North of England gives more than devolved nations

George Osborne announced cities could be given greater freedoms and more powers, with Manchester the first to benefit. Picture: PA
George Osborne announced cities could be given greater freedoms and more powers, with Manchester the first to benefit. Picture: PA
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The North of England contributed 6 per cent more to the national economy than Scotland, Wales and Northern Ireland combined, a new report by an independent think tank has suggested.

But the IPPR North report also concluded that in the decade to 2012, the devolved nations were spending “far more” per head on increasing their economies through skills and infrastructure investment, plus research and development, while the North grew at a slower rate.

An analysis of regions in the report found the North contributed 19.2 per cent in gross value-added (GVA) economic growth, with Scotland on 7.7 per cent, Wales on 3.4 per cent and Northern Ireland on 2.1 per cent - a total of 13.2 per cent.

It found that over the last 10 years government spending on economic affairs had been “highly skewed” towards London and Scotland.


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The report, entitled The State of the North: Setting a baseline for the devolution decade, identified that in the decade to 2012 the fastest-growing local economies (Local Enterprise Partnership areas) in the North were Cumbria at 46 per cent (the difference in nominal gross value-added between 2002 and 2012), plus Cheshire and Warrington (43 per cent) followed by Greater Manchester (42 per cent) and Sheffield (41 per cent).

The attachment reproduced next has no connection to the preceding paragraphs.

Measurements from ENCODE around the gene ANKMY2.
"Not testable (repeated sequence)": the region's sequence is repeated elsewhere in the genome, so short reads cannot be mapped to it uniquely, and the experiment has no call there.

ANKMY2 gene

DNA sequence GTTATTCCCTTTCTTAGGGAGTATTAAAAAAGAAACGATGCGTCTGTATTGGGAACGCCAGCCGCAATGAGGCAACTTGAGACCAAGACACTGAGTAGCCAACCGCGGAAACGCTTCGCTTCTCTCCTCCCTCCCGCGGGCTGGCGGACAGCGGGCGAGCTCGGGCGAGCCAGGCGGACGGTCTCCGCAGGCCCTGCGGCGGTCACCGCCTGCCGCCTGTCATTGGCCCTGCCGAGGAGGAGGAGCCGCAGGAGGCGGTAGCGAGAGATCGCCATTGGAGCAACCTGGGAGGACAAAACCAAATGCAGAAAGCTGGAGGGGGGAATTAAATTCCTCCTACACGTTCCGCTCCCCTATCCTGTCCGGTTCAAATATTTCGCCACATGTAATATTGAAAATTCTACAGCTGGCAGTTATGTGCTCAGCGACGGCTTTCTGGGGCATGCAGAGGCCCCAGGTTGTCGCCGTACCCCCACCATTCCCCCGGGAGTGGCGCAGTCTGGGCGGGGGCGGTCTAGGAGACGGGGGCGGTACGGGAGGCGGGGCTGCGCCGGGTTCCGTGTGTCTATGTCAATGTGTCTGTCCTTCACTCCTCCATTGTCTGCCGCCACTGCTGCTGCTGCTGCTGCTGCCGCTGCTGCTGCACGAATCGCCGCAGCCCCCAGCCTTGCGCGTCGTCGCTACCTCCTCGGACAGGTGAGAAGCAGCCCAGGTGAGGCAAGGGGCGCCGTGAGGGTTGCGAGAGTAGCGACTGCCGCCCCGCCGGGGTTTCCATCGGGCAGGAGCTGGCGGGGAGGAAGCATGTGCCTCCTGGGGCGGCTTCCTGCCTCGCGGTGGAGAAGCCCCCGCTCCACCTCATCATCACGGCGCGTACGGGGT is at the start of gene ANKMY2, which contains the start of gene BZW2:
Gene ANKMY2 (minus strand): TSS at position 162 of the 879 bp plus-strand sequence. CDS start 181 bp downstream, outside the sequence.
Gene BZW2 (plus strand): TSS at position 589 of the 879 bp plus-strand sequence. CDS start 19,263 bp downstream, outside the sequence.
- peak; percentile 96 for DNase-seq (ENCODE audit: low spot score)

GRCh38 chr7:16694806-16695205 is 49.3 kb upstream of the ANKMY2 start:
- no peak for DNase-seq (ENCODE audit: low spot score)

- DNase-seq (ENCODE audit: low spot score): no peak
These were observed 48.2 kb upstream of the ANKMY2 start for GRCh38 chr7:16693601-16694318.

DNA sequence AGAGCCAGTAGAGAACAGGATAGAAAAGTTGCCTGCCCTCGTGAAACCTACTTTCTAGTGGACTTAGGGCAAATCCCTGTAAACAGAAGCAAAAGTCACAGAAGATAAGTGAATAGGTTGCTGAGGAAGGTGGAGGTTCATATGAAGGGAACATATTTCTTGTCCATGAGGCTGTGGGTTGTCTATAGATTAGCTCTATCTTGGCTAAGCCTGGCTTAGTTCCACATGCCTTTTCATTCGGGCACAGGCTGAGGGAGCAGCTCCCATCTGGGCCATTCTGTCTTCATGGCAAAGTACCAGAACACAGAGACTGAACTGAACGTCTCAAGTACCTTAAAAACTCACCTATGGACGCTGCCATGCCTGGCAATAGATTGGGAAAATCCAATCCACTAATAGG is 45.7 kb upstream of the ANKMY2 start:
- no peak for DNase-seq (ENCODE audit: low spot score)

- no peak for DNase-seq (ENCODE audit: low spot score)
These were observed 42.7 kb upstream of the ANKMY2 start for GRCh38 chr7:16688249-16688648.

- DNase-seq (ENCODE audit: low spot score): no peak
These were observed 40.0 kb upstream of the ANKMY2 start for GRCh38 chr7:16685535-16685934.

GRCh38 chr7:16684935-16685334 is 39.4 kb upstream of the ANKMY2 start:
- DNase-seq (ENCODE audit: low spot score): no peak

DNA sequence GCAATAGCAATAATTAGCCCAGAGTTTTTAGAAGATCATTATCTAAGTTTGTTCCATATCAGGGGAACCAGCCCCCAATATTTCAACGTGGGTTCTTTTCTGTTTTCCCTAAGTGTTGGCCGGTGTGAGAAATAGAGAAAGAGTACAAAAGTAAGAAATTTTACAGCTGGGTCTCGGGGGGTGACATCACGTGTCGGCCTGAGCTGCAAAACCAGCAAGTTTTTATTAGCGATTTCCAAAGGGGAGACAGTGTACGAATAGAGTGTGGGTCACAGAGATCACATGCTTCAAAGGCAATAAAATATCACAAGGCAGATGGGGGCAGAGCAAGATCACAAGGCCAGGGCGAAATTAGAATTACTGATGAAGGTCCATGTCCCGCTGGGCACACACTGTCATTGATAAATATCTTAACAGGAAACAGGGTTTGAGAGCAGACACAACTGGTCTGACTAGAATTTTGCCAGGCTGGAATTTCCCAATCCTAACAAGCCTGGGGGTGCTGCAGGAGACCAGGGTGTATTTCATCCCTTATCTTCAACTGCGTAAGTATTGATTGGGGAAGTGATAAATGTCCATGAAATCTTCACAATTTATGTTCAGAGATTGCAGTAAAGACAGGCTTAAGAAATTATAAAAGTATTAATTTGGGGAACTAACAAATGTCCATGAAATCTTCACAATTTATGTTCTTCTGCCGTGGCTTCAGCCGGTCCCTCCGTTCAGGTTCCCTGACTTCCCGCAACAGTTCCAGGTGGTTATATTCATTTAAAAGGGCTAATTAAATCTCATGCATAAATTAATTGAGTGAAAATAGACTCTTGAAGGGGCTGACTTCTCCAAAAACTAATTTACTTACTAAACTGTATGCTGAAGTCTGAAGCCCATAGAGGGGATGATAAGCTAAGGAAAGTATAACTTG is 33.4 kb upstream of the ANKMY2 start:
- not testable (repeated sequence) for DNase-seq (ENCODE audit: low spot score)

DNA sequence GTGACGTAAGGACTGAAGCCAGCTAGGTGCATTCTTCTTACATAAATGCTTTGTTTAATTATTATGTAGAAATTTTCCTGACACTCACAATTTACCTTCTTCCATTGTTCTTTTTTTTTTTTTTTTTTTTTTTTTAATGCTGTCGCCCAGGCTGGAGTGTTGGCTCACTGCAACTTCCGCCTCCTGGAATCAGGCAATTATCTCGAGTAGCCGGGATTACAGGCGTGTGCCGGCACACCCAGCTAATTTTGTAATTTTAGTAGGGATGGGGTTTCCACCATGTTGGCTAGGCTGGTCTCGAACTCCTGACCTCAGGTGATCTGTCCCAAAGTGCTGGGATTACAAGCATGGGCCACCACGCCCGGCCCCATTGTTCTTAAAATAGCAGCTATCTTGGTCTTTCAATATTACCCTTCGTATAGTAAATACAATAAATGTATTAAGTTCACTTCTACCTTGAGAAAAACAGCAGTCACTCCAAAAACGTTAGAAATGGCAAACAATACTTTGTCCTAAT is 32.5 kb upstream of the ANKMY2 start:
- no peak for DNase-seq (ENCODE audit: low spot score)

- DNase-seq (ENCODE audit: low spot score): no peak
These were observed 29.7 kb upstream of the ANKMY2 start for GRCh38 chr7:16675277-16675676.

It also suggested that the major city-regions of the North were driving employment growth, with jobs since 2010 in Sheffield increasing by 4 per cent and in Greater Manchester by 3.4 per cent, twice the rate of jobs growth in the North as a whole (1.8 per cent).

The report found that manufacturing made the biggest contribution to the northern economy, but new business growth also came from the property sector, plus financial and professional services, while northern universities had pioneered developments in technologies such as graphene and biomedicine.

It recommended a boost in infrastructure spending in the North, devolution of power to city and county regions, plus strengthened local democracy.

Ed Cox, director of IPPR North, said: “The North’s potential is starting to be recognised. While there have long been calls for a rebalancing of the UK economy, the evidence that more closely connected northern cities will bring significant economic benefits for the whole nation is now clear. Our maxim, ‘northern prosperity is national prosperity’, has become common currency in the corridors of Whitehall and in city and town halls across the North.

“In 10 years’ time, with the right leadership and with a revitalised local democracy, there is no reason why the north of England shouldn’t take its place alongside the most prosperous northern European regions. But if that is to happen more needs to be done to develop good policy ideas which can be taken up by the politicians.”

Last week Chancellor George Osborne announced cities could be given greater freedoms and more powers under plans being set out by the Government, with Manchester the first to benefit.

Ministers hope the reforms, which include an elected “metro mayor” for the whole of the Greater Manchester region, will allow cities in the north to become an economic powerhouse to rival London.

As part of the reforms, the post of police and crime commissioner for Greater Manchester Police - established by the coalition Government - would be scrapped and replaced by the new elected mayor.


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